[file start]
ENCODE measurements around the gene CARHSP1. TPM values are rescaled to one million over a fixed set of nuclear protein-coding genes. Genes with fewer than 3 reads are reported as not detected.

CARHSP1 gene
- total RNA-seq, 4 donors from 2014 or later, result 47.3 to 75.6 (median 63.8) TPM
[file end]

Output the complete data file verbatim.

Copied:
ENCODE measurements around the gene CARHSP1. TPM values are rescaled to one million over a fixed set of nuclear protein-coding genes. Genes with fewer than 3 reads are reported as not detected.

CARHSP1 gene
- total RNA-seq, 4 donors from 2014 or later, result 47.3 to 75.6 (median 63.8) TPM